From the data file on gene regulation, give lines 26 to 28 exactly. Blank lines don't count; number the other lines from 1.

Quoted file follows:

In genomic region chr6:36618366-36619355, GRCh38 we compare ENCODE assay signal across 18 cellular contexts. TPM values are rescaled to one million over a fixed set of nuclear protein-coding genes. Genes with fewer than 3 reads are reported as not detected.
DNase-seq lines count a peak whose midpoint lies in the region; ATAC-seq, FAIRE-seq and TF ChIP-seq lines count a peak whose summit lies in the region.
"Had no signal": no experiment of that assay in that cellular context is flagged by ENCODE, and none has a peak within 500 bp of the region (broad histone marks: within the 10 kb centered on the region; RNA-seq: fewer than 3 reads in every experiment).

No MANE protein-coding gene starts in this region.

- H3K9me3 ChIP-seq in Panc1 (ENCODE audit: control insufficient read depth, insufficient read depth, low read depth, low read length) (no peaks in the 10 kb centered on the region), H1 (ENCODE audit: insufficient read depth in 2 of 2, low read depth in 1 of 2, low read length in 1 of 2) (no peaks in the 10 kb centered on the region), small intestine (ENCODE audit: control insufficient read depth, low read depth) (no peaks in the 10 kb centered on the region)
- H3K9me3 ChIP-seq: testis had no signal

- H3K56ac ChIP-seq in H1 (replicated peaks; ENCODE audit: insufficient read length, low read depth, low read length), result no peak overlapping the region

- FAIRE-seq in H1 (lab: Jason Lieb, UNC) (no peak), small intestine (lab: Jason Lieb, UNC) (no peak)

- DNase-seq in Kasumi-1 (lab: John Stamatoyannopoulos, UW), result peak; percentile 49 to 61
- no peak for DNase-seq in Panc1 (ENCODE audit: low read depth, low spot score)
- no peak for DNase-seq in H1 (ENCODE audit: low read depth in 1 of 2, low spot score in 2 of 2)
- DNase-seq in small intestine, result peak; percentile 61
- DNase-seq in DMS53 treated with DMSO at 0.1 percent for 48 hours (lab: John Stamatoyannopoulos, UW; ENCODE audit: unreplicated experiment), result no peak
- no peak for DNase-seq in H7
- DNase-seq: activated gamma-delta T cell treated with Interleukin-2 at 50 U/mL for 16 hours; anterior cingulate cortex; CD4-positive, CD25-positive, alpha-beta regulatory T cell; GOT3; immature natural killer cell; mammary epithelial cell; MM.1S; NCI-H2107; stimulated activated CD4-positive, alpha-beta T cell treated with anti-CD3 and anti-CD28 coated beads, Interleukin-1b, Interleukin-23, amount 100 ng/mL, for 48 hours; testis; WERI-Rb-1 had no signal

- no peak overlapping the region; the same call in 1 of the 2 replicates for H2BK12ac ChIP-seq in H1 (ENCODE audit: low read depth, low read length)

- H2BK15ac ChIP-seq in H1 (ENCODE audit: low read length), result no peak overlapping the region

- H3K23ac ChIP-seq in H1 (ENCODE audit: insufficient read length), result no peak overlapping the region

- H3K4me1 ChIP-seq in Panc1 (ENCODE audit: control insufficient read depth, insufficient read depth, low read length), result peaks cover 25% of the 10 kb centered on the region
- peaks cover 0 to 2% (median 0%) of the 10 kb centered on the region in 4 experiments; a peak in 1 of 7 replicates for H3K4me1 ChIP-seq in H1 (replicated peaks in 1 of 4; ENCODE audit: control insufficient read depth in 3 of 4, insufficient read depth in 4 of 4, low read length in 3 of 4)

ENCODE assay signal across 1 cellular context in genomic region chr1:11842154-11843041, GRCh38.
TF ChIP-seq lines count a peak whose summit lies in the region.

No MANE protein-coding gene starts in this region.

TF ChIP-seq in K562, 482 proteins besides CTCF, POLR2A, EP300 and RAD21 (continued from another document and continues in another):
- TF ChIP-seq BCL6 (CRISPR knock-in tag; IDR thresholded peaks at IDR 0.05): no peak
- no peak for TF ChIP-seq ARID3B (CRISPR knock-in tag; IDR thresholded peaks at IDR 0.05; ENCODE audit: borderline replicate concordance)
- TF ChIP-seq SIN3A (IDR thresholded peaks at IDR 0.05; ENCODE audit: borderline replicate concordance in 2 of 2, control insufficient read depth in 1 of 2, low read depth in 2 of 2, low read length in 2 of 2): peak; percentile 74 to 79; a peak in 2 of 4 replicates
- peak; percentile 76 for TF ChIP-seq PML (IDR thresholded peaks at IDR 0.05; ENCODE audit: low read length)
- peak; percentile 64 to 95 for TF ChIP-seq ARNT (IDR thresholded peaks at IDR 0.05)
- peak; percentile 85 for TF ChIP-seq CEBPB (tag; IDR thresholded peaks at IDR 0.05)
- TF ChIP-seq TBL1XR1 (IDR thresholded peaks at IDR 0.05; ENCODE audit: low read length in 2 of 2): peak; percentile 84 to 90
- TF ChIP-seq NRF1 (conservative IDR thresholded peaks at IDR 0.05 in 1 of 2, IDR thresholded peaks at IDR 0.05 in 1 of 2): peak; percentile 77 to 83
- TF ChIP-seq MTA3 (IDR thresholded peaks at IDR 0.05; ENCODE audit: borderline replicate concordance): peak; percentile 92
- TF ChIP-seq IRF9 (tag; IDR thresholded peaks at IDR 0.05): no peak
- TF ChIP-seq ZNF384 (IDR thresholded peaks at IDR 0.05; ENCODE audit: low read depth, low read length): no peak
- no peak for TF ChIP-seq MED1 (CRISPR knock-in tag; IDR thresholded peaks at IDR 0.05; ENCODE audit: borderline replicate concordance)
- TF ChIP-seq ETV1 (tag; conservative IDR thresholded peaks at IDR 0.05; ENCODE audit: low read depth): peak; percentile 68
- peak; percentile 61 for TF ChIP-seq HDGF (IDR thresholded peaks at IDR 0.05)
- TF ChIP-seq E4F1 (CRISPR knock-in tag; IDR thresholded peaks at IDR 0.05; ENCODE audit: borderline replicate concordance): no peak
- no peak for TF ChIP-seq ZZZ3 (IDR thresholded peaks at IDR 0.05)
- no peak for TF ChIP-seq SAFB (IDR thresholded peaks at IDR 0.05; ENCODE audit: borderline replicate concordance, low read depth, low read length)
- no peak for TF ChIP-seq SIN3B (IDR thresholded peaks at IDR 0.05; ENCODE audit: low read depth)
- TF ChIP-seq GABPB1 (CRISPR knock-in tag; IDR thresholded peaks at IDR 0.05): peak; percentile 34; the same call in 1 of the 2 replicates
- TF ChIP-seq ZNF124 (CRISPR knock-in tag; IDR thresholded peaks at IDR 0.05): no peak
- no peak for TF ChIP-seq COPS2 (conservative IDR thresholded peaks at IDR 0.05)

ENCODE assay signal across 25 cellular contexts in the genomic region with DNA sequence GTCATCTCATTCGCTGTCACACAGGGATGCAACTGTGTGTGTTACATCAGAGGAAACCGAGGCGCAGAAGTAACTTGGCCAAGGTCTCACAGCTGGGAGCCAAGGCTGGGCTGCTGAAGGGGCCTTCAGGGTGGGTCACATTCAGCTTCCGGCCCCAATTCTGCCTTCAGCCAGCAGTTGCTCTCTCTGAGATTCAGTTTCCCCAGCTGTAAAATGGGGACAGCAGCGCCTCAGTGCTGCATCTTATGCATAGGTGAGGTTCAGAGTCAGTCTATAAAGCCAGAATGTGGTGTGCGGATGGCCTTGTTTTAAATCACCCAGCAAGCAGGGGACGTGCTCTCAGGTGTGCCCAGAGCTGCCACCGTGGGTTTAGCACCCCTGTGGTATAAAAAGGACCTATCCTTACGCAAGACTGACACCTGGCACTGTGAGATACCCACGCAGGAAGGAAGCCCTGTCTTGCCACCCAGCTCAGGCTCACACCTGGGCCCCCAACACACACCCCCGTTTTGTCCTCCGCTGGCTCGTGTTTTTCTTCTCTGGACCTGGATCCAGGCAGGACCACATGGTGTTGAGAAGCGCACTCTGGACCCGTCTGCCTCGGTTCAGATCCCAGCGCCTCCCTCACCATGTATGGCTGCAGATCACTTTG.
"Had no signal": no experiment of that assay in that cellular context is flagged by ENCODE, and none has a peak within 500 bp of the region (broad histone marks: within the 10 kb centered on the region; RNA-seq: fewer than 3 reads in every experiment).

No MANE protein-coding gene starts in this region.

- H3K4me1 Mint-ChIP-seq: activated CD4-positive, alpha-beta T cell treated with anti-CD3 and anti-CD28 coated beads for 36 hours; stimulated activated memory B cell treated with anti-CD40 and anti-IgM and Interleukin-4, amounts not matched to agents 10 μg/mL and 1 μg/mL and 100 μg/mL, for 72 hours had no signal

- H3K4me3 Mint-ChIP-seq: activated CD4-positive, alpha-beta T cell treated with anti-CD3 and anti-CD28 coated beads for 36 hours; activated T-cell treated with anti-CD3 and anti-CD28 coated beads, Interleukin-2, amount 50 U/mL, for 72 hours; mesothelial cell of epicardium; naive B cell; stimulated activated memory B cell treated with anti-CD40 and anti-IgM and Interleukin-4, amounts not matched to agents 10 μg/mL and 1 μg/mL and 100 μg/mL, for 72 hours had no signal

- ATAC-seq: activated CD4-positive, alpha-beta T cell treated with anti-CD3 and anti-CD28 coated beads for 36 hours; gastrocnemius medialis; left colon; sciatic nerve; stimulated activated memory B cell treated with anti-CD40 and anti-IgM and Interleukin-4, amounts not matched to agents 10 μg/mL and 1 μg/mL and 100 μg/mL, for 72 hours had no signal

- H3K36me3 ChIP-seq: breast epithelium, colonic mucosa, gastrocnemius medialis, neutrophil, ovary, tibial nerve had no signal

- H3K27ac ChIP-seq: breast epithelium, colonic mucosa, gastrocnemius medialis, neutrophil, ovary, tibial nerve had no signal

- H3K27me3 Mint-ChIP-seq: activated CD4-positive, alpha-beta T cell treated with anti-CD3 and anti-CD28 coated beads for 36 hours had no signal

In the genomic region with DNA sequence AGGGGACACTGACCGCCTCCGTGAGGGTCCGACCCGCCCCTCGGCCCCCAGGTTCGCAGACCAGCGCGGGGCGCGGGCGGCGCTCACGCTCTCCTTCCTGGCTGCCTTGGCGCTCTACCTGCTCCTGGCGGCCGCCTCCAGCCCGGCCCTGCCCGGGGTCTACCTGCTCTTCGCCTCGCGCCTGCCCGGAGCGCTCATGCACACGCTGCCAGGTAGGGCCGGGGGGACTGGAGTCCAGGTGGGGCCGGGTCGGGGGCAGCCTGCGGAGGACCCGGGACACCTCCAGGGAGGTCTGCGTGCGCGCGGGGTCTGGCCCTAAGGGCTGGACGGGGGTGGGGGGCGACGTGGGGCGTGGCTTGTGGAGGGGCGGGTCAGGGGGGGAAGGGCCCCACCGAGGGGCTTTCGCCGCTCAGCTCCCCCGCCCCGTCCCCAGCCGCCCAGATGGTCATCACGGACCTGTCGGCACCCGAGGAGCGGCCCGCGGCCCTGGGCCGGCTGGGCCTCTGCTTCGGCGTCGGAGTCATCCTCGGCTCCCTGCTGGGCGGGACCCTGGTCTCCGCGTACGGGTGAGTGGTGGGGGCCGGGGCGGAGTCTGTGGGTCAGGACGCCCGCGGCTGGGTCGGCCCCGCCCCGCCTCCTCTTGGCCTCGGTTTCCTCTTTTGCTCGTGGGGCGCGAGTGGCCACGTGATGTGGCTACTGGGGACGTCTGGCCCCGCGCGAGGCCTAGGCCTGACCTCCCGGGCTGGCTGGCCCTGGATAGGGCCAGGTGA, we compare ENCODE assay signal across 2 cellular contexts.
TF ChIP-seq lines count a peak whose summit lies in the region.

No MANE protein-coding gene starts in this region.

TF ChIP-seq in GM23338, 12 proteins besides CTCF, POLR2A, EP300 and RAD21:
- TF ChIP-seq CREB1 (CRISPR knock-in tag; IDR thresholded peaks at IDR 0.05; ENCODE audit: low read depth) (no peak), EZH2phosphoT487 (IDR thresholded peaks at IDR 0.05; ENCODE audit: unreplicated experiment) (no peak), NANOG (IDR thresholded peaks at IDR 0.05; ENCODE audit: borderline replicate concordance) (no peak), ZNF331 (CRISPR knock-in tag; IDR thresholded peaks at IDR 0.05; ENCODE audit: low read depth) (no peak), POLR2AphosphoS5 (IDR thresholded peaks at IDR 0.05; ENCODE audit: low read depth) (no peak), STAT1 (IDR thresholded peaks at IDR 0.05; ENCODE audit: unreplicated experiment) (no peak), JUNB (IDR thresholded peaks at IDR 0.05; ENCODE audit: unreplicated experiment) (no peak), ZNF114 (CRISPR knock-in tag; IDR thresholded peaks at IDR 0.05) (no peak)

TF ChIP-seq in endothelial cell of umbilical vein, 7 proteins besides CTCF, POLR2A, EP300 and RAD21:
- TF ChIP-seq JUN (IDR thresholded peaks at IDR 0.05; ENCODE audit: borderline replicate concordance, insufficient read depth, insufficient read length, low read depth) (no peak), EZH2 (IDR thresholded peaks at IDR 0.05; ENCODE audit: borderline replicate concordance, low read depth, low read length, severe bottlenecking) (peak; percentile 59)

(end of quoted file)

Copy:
- no peak for TF ChIP-seq ARID3B (CRISPR knock-in tag; IDR thresholded peaks at IDR 0.05; ENCODE audit: borderline replicate concordance)
- TF ChIP-seq SIN3A (IDR thresholded peaks at IDR 0.05; ENCODE audit: borderline replicate concordance in 2 of 2, control insufficient read depth in 1 of 2, low read depth in 2 of 2, low read length in 2 of 2): peak; percentile 74 to 79; a peak in 2 of 4 replicates
- peak; percentile 76 for TF ChIP-seq PML (IDR thresholded peaks at IDR 0.05; ENCODE audit: low read length)